In early June, the UN Secretary-General's Special Adviser on conflict, Jan Egeland, traveled through conflicted Mali and Niger to visit the "ground zero of vulnerable communities struggling to adapt to climate change," and he noted that the rural people are apparently "feeling very marginalized from the development process," which is an important source of the conflict. He said that "the UN could and should do more to help with reconciliation at the local level, local development and empowerment for farmers and agricultural communities in the north and pastoralists." Egeland also said, "There are people here who are advocating for a military solution to the rebellions, armed attacks and smugglers," but he points out that "The army is a solution against smuggling and drug trafficking certainly, but legitimate social, political and cultural grievances cannot be met that way. They require investment, development and dialogue." (IRIN, June 2 & June 4, 2008)


Agadez-Niger Forum (discussion blog)
Riposte du MNJ: Agadez à feu et à sang. July 11, 2008.

Agadez-Niger Forum (discussion blog)
Attaque d'Agadez: Bilan 37 Morts. July 12, 2008.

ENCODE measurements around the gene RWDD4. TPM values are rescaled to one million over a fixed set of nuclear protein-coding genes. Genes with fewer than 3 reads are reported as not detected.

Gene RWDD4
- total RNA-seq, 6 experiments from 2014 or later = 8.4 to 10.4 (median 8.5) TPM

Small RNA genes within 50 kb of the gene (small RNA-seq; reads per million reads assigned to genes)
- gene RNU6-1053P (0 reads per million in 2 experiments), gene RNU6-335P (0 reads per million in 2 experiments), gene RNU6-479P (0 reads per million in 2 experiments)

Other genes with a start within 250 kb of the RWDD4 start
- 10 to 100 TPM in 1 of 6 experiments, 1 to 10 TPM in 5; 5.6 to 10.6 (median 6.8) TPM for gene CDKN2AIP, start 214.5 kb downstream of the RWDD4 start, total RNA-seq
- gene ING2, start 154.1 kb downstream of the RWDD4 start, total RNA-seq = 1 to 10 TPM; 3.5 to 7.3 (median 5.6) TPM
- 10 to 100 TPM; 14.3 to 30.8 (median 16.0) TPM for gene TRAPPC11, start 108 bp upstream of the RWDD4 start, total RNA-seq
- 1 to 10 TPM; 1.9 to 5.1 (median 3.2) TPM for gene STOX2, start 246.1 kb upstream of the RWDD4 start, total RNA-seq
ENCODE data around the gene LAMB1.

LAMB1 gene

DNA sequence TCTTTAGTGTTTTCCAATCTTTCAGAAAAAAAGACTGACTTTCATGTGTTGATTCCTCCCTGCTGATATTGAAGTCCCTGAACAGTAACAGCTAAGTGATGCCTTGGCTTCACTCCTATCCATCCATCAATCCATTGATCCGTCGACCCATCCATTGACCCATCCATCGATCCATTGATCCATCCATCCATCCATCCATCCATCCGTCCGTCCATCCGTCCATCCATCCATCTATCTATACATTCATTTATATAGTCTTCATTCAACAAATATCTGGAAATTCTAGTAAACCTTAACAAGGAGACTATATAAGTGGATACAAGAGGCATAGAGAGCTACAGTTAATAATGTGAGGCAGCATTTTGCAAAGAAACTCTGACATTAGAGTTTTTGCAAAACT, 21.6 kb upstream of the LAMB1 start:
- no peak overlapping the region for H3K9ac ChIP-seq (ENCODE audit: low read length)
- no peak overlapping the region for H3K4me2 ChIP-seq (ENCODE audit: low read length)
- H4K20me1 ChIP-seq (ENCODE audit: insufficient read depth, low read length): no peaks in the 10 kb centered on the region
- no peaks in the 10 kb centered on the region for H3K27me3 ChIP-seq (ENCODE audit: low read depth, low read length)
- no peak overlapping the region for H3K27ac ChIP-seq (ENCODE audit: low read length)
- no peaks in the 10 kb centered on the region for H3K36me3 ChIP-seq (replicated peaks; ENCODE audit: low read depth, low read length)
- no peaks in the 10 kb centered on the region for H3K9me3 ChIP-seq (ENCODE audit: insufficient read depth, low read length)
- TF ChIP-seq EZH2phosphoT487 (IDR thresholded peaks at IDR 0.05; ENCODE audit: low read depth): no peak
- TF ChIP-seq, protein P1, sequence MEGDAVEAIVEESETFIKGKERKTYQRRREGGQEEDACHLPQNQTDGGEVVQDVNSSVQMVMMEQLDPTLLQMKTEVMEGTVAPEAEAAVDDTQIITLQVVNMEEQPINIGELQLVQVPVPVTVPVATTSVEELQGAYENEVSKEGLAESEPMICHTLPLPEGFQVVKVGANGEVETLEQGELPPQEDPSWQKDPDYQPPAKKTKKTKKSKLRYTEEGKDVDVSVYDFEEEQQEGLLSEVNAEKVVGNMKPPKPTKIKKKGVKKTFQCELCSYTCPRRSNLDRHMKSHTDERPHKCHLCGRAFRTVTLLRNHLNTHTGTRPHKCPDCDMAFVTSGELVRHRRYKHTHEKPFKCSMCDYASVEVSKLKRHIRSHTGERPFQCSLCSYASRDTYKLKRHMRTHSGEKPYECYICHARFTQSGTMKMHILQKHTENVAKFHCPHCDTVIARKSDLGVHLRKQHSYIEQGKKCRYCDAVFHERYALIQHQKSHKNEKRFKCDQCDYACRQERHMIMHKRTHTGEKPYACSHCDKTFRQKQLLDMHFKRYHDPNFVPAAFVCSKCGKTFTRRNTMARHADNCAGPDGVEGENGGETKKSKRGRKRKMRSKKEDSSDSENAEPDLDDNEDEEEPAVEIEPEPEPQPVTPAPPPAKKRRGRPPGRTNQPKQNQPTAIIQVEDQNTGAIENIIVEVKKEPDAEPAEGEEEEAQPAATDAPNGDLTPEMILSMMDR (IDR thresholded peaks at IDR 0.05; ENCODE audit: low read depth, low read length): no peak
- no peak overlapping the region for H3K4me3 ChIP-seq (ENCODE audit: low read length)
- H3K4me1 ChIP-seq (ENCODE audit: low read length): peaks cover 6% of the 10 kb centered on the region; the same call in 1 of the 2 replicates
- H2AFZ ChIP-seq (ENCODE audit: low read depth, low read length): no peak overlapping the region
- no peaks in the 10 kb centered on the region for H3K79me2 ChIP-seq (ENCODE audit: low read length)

Amnesty International. December 19, 2007.
Niger: Extrajudicial executions and population displacement in the north of the country.

Egeland, Jan. IRIN. June 4, 2008.
United Nations Integrated Regional Information Networks
West Africa: Sahel Climate Change Diary - Day 2

Fletcher, Pascal. Reuters. July 10, 2008.
World Must Act to Halt Drugs Threat to West Africa -UN

Human Rights Watch. December 19, 2007.
Niger: Warring Sides Must End Abuses of Civilians.

IRIN. June 2, 2008.
United Nations Integrated Regional Information Networks

Massalatchi, Abdoulaye. Reuters. July 10, 2008.
Thousands Protest In Niger Against Power, Food Woes

MNJ Blog. July 12, 2008.
Attack on the military company and the governorate of Agadez.

PANA. June 16, 2008.
Amnesty International Nails Niger Over Extra-Judicial Killings.

Reuters. July 12, 2008.
Niger Rebels Attack Northern Town With Mortars.